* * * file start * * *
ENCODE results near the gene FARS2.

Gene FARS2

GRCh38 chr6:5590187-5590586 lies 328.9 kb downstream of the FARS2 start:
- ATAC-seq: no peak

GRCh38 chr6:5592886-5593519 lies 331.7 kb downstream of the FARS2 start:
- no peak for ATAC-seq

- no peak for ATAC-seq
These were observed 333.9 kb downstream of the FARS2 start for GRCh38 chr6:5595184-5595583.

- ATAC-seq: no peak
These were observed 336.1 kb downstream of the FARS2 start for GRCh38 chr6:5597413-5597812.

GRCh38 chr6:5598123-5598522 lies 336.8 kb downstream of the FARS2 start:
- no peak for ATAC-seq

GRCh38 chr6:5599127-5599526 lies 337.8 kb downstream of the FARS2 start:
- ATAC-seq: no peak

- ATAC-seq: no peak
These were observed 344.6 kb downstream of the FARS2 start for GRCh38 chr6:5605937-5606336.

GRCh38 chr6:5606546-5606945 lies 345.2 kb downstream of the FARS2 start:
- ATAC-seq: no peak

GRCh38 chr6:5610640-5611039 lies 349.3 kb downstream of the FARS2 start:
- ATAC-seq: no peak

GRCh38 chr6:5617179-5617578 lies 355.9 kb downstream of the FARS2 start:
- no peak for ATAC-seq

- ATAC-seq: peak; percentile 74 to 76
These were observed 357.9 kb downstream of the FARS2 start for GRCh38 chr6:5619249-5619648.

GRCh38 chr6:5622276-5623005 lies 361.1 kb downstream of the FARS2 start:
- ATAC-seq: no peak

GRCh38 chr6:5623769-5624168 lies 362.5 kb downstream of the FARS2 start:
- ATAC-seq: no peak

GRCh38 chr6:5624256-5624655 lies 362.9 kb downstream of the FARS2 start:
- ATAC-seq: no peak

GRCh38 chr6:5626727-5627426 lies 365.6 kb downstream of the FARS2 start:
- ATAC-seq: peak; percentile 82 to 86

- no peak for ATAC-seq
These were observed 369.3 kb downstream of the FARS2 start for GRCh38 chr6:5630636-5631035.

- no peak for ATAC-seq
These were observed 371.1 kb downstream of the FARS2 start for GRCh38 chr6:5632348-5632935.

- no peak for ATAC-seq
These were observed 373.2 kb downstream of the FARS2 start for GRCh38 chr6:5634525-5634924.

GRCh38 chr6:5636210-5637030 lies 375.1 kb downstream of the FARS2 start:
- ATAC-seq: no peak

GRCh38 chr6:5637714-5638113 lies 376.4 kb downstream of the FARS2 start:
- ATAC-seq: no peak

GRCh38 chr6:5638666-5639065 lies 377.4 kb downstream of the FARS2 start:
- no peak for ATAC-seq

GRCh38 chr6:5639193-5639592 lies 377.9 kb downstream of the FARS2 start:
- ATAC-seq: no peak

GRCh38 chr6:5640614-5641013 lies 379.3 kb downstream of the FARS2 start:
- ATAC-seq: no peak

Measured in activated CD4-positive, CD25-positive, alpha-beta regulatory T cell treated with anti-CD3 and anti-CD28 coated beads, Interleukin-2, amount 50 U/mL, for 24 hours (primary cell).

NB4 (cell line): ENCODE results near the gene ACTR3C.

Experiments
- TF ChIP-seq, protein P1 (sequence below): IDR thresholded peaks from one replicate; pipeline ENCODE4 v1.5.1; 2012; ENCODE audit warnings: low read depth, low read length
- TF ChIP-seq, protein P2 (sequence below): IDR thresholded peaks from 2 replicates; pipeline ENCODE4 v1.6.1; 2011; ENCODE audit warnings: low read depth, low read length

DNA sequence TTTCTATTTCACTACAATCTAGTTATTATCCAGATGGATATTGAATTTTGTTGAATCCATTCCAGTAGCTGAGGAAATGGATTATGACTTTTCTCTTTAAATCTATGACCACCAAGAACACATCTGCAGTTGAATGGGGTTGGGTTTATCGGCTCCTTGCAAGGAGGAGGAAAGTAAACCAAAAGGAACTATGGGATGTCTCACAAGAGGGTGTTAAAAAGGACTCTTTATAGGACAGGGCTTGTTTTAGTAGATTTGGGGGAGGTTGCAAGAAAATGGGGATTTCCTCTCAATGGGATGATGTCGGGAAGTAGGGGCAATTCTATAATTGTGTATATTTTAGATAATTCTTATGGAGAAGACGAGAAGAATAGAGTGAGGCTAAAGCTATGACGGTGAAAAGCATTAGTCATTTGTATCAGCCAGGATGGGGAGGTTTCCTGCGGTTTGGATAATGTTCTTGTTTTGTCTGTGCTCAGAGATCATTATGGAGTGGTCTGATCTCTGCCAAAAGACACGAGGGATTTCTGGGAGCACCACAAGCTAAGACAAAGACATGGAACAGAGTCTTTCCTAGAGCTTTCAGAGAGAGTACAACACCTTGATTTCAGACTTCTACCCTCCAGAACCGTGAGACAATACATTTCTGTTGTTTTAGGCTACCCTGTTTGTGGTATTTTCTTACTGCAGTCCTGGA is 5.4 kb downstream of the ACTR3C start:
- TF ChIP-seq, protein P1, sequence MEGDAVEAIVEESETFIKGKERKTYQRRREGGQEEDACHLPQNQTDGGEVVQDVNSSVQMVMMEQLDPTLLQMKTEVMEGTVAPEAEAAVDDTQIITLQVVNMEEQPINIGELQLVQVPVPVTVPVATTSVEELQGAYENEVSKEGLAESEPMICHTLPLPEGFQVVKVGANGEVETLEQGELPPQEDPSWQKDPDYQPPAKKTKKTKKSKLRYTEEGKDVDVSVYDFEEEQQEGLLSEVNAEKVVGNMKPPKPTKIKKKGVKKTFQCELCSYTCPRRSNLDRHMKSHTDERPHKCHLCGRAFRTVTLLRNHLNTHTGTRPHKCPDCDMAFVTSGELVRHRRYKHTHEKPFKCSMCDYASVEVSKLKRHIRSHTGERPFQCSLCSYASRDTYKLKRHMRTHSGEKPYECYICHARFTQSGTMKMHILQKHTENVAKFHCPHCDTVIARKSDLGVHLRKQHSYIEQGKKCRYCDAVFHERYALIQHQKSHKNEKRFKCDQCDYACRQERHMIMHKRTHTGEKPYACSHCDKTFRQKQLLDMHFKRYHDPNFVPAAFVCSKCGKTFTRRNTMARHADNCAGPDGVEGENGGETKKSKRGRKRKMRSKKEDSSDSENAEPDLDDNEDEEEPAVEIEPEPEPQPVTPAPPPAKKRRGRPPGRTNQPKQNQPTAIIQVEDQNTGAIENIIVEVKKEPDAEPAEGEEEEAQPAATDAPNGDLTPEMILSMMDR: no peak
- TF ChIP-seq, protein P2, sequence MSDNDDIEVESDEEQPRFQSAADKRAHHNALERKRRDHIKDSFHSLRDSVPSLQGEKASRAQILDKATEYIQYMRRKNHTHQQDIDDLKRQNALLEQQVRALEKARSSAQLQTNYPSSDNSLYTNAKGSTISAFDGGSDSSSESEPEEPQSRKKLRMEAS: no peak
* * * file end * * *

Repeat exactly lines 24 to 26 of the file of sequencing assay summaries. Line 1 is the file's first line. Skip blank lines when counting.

These were observed 357.9 kb downstream of the FARS2 start for GRCh38 chr6:5619249-5619648.

GRCh38 chr6:5622276-5623005 lies 361.1 kb downstream of the FARS2 start:
- ATAC-seq: no peak